Uber passenger killed after NTU student crashes car into tree: Driver was tired but not sleepy, says lawyer

PHOTO: Stomp

A 23-year-old university student who drove part-time for Uber and got into an accident that resulted in the death of his passenger was sentenced to four weeks in jail and banned from driving for five years.

The fatal accident occurred on July 9, 2017, on the slip road into East Coast Parkway, towards Marina Coastal Expressway, when the Toyota Vios skidded and crashed into a tree.

The 31-year-old male passenger, a Filipino expatriate who was working in Singapore, reportedly suffered a fractured skull. He was found lying motionless and pronounced dead at the scene by paramedics.

The driver, who was not injured, was arrested for causing death by a negligent act

He pleaded guilty on Monday (Sep 10).

According to Shin Min Daily News, the mechanical engineering student at Nanyang Technological University (NTU) was a part-time Uber driver.

He had gone home after Eid al-Fitr celebrations at around 8pm on the night of the incident, then started driving at about 10pm.

At around midnight, he went to a coffee shop in Tampines to meet his friends, before hitting the road again at about 2.30am.

He completed a total of 10 trips that night.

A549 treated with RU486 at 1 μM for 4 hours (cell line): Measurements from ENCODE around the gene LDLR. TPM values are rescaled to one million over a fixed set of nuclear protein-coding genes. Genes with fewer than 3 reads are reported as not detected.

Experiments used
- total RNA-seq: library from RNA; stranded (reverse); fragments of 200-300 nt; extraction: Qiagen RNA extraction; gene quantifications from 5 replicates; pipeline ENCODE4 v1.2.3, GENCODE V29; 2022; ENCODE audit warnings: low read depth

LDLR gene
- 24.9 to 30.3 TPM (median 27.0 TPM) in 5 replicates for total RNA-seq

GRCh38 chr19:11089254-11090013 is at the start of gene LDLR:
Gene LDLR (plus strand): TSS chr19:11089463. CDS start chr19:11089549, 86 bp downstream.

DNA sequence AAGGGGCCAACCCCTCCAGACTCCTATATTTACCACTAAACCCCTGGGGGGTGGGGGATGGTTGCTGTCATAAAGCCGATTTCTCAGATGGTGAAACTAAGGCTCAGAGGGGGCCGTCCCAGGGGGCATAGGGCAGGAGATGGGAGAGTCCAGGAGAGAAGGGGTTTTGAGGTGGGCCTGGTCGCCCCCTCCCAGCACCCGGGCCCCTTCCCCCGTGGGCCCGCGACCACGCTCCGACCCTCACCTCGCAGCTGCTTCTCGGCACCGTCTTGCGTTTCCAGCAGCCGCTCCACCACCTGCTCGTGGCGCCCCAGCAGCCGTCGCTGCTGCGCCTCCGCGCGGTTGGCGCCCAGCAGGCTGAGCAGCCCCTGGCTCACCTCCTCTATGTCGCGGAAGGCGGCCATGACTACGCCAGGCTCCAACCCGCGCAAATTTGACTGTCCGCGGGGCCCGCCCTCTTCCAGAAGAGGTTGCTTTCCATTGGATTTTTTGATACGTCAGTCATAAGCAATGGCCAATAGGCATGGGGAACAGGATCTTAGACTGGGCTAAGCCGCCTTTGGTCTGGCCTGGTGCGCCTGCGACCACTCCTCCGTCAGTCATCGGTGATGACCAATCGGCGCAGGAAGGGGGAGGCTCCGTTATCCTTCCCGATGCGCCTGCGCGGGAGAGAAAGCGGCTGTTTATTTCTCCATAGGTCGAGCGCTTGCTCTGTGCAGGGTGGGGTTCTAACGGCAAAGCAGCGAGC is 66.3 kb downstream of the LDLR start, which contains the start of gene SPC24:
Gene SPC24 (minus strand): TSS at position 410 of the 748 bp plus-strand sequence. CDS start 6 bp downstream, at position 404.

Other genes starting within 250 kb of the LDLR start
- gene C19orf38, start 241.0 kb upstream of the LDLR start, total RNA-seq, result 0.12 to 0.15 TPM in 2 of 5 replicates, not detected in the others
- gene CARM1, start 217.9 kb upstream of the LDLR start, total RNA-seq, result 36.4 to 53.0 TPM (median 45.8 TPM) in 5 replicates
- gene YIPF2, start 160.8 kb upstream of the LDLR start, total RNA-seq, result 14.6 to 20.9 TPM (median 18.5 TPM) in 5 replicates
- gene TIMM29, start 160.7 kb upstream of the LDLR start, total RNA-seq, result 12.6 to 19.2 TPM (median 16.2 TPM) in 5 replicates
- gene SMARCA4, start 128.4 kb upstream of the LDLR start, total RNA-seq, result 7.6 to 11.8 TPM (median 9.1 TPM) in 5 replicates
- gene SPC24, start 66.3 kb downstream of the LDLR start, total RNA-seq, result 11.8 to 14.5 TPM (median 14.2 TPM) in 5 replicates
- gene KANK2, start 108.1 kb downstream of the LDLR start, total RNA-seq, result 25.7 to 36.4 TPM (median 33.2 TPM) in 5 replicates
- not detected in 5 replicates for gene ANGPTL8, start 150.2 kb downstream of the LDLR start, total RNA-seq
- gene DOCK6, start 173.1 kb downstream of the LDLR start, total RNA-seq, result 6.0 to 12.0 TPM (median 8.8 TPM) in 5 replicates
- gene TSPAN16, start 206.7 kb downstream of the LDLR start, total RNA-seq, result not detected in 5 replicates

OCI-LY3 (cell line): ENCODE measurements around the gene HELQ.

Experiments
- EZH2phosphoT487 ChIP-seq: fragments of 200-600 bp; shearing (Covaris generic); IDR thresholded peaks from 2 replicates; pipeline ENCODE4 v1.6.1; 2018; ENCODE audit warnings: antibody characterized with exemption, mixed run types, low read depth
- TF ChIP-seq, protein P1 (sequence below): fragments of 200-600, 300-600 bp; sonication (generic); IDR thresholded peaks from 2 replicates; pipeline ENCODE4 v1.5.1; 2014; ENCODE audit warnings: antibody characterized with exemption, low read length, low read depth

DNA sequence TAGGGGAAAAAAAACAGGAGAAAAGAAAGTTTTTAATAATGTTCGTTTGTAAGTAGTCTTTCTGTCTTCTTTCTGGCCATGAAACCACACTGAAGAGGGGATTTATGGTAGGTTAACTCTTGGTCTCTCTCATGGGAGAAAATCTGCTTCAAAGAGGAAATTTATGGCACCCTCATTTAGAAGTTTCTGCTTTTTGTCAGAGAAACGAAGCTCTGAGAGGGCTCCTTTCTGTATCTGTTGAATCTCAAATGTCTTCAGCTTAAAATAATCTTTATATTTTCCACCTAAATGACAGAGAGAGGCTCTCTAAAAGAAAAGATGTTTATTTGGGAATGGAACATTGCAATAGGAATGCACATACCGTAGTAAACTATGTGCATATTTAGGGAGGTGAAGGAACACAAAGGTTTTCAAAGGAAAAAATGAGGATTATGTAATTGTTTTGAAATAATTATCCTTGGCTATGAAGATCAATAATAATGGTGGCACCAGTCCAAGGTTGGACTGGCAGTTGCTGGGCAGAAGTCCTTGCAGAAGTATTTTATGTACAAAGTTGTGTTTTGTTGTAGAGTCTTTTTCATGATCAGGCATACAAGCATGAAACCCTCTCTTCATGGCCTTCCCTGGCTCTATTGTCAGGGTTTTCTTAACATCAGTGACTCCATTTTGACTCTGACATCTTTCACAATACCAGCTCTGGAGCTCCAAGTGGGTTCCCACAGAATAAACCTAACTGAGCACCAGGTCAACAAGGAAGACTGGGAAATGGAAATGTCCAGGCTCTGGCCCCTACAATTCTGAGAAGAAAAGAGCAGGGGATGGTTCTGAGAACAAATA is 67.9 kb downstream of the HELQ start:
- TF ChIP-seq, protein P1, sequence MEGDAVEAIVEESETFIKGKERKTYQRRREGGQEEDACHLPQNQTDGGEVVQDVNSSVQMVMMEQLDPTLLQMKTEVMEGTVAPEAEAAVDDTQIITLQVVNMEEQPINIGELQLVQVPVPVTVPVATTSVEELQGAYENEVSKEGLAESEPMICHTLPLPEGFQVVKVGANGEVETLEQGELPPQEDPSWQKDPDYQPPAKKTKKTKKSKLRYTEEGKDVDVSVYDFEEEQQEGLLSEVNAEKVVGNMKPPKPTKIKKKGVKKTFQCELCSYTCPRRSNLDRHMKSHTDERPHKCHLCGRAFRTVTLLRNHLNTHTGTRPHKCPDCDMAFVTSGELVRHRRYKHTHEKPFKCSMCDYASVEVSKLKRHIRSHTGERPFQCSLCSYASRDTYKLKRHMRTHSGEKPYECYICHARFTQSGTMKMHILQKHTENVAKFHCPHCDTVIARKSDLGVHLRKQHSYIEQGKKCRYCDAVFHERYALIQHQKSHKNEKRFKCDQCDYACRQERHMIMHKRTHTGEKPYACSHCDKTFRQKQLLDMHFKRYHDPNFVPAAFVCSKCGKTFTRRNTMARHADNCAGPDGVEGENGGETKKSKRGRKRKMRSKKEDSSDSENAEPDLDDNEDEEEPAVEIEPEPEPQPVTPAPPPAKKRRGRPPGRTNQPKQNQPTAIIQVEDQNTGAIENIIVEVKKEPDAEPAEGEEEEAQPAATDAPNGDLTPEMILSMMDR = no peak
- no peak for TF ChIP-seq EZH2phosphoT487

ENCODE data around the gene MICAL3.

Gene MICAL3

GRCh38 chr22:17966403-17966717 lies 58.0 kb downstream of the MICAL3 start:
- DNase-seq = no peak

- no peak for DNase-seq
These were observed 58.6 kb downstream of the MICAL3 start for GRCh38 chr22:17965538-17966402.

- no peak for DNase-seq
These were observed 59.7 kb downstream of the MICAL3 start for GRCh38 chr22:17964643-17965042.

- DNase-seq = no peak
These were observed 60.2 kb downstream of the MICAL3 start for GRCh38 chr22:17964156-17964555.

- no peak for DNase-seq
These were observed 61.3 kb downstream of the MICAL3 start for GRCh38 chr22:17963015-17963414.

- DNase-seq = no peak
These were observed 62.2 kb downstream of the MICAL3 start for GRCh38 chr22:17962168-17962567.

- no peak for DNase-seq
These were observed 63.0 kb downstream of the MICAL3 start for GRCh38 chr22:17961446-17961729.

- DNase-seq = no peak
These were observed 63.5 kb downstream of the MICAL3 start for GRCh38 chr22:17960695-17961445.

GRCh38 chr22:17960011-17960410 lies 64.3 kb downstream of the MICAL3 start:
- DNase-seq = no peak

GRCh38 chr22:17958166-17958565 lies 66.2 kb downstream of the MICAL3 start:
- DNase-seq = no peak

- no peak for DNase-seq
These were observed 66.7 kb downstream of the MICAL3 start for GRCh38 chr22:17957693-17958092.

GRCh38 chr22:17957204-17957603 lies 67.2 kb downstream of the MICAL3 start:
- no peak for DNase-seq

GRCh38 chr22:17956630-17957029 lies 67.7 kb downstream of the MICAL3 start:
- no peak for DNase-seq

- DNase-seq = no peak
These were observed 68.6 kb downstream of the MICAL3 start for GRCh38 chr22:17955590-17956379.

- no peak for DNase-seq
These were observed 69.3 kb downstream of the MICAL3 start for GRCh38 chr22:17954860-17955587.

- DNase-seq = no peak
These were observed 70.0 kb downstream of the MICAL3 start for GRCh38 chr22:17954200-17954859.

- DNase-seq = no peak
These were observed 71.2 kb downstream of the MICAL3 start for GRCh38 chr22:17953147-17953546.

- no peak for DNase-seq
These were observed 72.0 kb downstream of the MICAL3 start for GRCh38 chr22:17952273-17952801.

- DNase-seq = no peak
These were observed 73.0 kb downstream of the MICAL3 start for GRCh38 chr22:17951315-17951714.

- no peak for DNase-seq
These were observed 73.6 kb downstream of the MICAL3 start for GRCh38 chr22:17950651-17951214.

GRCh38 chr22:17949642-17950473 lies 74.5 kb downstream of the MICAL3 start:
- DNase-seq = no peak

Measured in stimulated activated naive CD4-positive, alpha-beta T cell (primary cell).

At 7.30am, he picked up the deceased at Changi Business Park and was headed to Chapel Road in Marine Parade.

However, upon approaching the slip road, the accused failed to slow down when making a left turn and lost control of his car, resulting in him crashing into a tree.

The impact was so great that a big chunk of wood was dislodged from the tree.

In addition, the road was slippery due to wet weather at that time.

The deceased, who was in the back seat, had not been wearing a seat belt when the incident occurred, reported Shin Min.

Photo: Lianhe Wanbao

During the court hearing, the prosecution pointed out that the accused had driven for five hours consecutively and did not stop even when tired.

He also appeared to have been travelling at high speed, based on the degree of damage on the car and what was observed at the accident site.

However, the defendant's lawyer said that being tired did not mean that he was sleepy or nodding off, emphasising that there was a difference between the two.

The judge said that it did not matter whether the accused was tired or sleepy, as the accident did happen and had resulted in visible damage.

Citing that the accused was remorseful and had already learnt his lesson, as well as apologised to the victim's family, his lawyer pleaded for leniency.

As the accused is still doing his internship, he will begin serving his jail term on December 3. He is currently out on a $10,000 bail.